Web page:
Greed might work for Wall Street but it is not an attractive, nor appropriate, option for the third sector.

The Times newspaper has just published its first analysis of charity pay, said to average a modest £20,000 a year for most employees. However a few charity trustees are allowing their chief and senior executives to significantly line their pockets, with more than 1,000 of them trousering at least £100,000 a year, with some of those grabbing considerably more, and more than enough to bring the sector into the disrepute warned of by the Charity Commission.

Named are, in no particular order : Save the Children, St Andrews Healthcare, Cauldwell Children, Wellcome Trust, Royal Opera House, National Trust, Canal and River Trust, Ormiston Trust, International Institute for Strategic Studies, Thrombosis Research Institute, Cancer Research UK, WomanCare Global, Theatre Royal Bath, Royal Albert Hall, Marie Stopes and Children’s Investment Fund Foundation UK.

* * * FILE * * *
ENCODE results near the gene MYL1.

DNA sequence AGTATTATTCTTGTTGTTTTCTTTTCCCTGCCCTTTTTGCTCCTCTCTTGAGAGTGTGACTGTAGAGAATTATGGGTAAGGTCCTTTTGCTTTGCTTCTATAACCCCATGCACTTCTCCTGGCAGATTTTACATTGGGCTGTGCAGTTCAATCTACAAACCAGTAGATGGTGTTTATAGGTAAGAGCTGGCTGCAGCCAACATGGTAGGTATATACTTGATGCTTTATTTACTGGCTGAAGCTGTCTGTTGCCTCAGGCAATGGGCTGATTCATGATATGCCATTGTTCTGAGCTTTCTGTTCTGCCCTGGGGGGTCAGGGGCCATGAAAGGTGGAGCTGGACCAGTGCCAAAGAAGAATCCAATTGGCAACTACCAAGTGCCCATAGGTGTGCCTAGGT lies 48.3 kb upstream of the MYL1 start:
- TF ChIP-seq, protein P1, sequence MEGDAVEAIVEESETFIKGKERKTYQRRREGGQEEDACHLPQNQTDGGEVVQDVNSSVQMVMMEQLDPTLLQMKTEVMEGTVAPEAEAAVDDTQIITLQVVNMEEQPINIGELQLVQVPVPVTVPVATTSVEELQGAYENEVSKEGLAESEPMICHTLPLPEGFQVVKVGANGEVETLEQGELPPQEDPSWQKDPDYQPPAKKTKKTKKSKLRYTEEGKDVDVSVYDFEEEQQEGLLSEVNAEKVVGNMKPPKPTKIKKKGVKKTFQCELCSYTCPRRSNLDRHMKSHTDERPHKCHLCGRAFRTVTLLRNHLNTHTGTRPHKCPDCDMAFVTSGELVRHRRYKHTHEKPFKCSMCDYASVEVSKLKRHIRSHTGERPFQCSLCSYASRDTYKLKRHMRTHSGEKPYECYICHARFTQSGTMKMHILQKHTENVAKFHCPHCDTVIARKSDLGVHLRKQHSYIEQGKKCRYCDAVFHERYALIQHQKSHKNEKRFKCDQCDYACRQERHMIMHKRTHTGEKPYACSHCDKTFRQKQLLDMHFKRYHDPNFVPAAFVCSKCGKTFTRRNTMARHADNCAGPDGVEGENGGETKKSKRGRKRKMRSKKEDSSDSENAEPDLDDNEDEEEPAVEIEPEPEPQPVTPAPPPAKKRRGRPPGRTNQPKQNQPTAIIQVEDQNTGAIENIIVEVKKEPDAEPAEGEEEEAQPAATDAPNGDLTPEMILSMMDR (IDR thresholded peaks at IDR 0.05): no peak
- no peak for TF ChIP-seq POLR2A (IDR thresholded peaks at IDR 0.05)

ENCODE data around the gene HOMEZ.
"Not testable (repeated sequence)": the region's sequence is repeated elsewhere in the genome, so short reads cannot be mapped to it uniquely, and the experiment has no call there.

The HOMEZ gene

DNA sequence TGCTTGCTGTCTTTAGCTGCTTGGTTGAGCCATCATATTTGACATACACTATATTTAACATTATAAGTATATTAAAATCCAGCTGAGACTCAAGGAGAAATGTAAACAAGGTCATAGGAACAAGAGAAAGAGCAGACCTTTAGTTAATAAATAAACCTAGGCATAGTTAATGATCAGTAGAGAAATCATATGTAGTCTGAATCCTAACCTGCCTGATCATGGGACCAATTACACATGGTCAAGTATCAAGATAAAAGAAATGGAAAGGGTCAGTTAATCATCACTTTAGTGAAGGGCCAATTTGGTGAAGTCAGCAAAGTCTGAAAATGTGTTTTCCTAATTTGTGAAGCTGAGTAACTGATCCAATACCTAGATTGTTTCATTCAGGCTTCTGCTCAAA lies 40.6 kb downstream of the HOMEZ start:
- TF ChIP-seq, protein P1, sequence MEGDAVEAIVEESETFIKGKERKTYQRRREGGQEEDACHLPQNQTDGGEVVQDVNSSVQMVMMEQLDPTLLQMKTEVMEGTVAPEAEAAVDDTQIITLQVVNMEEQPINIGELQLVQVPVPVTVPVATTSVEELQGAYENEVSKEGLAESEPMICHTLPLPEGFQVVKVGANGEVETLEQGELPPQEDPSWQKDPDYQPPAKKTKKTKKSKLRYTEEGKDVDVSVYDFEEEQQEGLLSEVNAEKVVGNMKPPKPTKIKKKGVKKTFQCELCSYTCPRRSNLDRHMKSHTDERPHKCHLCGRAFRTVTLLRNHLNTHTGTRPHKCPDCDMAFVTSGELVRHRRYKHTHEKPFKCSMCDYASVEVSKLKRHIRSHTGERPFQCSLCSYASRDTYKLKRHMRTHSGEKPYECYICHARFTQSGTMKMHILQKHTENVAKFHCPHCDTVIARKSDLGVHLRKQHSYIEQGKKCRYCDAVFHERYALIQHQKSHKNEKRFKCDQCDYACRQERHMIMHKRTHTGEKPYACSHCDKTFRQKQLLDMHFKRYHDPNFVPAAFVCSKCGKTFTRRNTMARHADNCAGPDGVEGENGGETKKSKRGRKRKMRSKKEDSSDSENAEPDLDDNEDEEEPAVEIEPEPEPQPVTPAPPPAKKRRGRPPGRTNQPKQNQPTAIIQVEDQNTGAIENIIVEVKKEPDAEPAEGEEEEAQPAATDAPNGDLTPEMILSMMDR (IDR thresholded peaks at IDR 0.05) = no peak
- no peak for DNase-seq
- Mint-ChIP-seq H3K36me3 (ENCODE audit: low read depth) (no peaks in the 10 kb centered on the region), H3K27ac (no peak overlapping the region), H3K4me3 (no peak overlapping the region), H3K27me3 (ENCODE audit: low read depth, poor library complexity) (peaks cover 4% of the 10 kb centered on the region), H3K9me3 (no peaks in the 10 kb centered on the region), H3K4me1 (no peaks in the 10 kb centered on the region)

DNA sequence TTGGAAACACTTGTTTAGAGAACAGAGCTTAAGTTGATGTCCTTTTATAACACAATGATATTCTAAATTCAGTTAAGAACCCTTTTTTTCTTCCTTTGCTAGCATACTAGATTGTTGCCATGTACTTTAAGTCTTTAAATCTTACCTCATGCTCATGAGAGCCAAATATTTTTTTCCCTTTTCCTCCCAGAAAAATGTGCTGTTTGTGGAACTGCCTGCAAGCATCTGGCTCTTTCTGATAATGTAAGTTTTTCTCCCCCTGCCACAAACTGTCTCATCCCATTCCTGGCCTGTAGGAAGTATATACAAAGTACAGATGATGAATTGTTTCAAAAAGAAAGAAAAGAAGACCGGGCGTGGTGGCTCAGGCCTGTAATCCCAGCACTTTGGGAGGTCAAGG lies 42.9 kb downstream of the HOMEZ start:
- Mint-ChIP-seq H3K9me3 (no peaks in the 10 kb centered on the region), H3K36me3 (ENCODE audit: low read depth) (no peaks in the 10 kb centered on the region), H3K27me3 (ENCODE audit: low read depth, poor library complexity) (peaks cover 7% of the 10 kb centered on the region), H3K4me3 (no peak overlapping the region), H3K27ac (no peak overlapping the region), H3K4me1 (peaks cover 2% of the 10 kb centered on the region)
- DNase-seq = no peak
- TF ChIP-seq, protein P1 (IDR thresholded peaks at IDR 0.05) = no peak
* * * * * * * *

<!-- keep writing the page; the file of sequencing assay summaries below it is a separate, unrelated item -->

According to The Times charities in Britain enjoy tax reliefs calculated at £3.4 billion, and it seems an unhealthy proportion of this is being used to feed the greed which can only damage the sector. After all, why should anyone, whether public or government, financially help those who seem to be so good at helping themselves, aided by the weak accountability and the inadequate regulation the Times gives as reasons for the rot.

As ever it’s the many being let down by the few, but if the excesses of the few persuades donors not to donate, or governments to cut the taxpayers’ funding of charities, or tax authorities to start withdrawing tax concessions then everyone suffers.

And not least the people charities are committed to helping.

One thought on “GREED NOT GOOD

  1. I am shocked that a large proportion of those named are children’s charities. Hearts and minds charities have to be ultra careful that inbuilt sentimentality is not a licence to print money for the benefit of their senior executives.

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